Educating the youth in the spirit of Marxist-Leninist ideology became a major national project after 1945
On March 6, 1945, the government led by Petru Groza, government of an alliance led by the communist party, which put Romania in the orbit of the USSR, was installed in Bucharest. Thus, educating the youth in the spirit of Marxist-Leninist ideology became the only national project and it was systematically implemented. Between 1945 and 1965, there was a period of post-war recovery and peace treaty reparations in Romania, so tourism and leisure were restricted. Starting in the mid-1960s, economic revival has also led to the revitalization of tourism. But the emergence of tourism under the tutelage of the youth organizations of the Communist Party, in which ideology and the acquisition of knowledge were combined, was a loan from the Soviet Union. It was about the so-called "purpose tourism", so named to distinguish it from tourism in the West. In this sense, the 'Cutezătorii' expeditions excelled after the name of the magazine of the same name published in 1967. The name means The Audacious Ones. Started in 1969, the 'Cutezătorii' expeditions for primary and secondary school children were organized until 1989.
Diana Georgescu teaches Southeast European studies at University College London, and described the organizational framework of the 'Cutezătorii' expeditions.
"The '60s, when the competition was initiated, were generally years of reforms and changes, and this can also be seen in the case of the Pioneers' organization. It goes through a series of reforms that more or less institutionally removes it from the tutelage of the Communist Youth Organization, and becomes an independent organization with a president, vice president, and all kinds of commissions on sports and tourism, art, and science .”
In order to give them a tradition and to mobilize the participants in the 'Cutezătorii' expeditions, references were made to similar organizations from the past such as the "Scouts of Romania". The most reproduced exhortation appeared truncated in almost all Pioneer journals [the communist version of the Scouts]. It was a fragment from historian Nicolae Iorga's speech entitled "On the purpose of scouting": 'The purpose of scouting is to make you go beyond the words of books to see the true and beautiful thing that is found in nature itself.' The expeditions took place in the Carpathian Mountains, along the rivers, in the Danube Delta, etc. The camps entailed displacement from the house and resettlement in the collective, and aimed to form life experience, to promote knowledge of the country and culture, to teach the children the relationship with the state and with socialist society. For the 'Cutezătorii' expeditions, teams of teachers and students were formed, and patriotic education was carried out within them, but knowledge of anthropology, history, ethnography, folklore, botany, zoology, geography, environment, ecology was also provided. Expedition journals were also kept. Prizes were awarded to participating teams who submitted their expedition logs and collections of objects to judges. Diana Georgescu:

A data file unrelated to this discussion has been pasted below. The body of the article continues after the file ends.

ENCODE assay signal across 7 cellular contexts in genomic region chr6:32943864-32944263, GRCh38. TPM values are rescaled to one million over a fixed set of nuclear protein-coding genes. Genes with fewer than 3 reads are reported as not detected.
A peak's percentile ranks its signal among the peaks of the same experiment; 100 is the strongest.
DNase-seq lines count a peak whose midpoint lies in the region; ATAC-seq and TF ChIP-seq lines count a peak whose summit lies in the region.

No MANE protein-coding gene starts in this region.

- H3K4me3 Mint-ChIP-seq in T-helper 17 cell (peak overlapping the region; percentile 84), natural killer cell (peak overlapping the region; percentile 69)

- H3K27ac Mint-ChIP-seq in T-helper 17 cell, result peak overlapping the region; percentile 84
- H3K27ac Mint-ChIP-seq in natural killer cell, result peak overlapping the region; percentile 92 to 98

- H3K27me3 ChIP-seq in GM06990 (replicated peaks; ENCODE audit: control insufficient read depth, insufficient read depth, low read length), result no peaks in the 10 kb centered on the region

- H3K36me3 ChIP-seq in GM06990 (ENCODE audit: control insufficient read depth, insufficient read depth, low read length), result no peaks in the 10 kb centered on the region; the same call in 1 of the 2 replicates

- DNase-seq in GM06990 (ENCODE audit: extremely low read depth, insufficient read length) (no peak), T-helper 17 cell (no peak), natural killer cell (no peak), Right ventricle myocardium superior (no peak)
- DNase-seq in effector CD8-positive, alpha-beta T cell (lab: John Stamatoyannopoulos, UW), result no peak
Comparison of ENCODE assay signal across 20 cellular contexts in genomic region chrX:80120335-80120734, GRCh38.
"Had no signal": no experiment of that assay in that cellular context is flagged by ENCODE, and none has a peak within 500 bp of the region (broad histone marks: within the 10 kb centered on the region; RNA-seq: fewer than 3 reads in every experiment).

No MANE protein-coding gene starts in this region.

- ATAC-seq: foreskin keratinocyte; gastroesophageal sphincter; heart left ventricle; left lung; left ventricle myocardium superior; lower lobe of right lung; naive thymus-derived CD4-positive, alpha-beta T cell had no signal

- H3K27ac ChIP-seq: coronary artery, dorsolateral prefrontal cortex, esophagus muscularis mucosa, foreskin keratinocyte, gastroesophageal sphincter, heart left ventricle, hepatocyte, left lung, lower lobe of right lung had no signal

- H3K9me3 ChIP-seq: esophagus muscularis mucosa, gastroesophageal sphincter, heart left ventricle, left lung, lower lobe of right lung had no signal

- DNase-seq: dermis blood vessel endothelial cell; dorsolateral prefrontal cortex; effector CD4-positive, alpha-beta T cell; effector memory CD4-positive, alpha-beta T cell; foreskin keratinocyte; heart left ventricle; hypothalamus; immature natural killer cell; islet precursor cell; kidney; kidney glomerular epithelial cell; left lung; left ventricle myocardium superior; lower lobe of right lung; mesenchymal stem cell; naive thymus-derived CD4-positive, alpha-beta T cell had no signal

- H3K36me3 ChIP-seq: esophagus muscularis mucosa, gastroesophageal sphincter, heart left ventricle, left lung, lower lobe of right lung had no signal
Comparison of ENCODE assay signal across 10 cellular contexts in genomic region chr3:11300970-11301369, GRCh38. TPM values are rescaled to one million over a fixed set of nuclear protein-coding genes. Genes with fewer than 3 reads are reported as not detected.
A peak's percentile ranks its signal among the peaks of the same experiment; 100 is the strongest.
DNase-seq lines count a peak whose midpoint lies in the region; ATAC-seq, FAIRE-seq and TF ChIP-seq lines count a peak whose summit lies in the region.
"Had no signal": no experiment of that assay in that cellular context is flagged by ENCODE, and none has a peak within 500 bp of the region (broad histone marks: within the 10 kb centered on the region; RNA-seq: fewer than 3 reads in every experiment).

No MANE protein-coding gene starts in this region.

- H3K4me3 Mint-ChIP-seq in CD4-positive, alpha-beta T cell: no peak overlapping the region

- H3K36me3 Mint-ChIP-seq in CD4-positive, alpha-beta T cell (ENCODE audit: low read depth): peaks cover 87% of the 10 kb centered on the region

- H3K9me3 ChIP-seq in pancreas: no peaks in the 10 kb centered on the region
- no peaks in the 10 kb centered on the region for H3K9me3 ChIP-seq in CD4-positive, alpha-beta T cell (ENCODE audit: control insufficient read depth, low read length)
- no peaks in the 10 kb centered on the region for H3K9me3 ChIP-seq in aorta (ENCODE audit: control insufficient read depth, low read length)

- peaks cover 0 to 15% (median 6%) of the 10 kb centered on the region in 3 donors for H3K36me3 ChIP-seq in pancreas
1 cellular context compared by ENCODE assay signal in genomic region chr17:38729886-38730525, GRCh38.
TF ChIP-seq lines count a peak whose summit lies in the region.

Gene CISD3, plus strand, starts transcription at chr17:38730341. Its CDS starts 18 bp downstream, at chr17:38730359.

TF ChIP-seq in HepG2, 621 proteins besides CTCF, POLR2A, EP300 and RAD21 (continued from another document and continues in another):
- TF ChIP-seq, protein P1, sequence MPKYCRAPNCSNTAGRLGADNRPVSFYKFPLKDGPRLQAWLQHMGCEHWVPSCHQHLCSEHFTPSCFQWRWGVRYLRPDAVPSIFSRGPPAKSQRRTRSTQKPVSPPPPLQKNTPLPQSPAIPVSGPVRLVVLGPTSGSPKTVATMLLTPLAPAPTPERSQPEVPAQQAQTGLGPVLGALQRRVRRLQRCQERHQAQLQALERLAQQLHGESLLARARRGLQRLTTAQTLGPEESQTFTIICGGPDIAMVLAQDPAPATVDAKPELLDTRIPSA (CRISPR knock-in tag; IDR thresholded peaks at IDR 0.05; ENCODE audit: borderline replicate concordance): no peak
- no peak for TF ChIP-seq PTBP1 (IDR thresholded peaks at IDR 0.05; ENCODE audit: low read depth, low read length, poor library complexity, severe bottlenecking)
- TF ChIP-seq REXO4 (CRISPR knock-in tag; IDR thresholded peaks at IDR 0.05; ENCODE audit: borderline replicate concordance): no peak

" The 'Cutezătorii' expeditions were not a mandatory activity, but Pioneer activities were encouraged, and were something that had to be done. They were being popularized, and I was surprised to learn that people were putting in so much effort, both financially and physically. The expeditions lasted 3-4 weeks, they had strict rules, you were only allowed to use means of public transportation to reach the initial point of the route. You had to walk, you had to live in a tent in a self-service regime. Members had to cook for themselves, get their own food."
It is estimated that, for more than 20 years, 30,000 teams, with a workforce of approximately 500,000 pioneers, participated in the 'Cutezătorii' expeditions. Diana Georgescu talked with one of those who participated and found out what he thinks today about what it was then.
"In an interview with a guy who wrote about the experience on his blog, an expedition to Ceahlău in 1978, I asked him what was the impact of the expedition on him. He said the expedition had created a drug atmosphere. After they returned from the expedition, the entire vacation had been just them, the gang. They would see each other in the afternoon and evening, and tell the same stories. They had practically relived the entire expedition on vacation and remained friends. And the teachers, most of them, similarly started recounting their memories with "I was young, I liked children". I liked the answer of a Romanian language teacher from Satu Mare who led a mixed Romanian-Hungarian crew. She said that back then there were teachers with a soul, who did their job with devotion and, in general, one can see an attempt to recover a kind of pride, professional dignity. Not because it was imposed on them, during the imposed hours of political indoctrination that no one did with any heart. But on an expedition, on a trip, there were no politics. It was life, as it was, food had to be made, the road had to be walked, it was real life. Here is a political project. The moment the project's values are internalized, when people resonate with its values, it no longer seems political." The 'Cutezătorii' expeditions, even if they continued out of inertia for a few years after 1989, disappeared. What remains are the memories of generations printed on paper, photography, and film.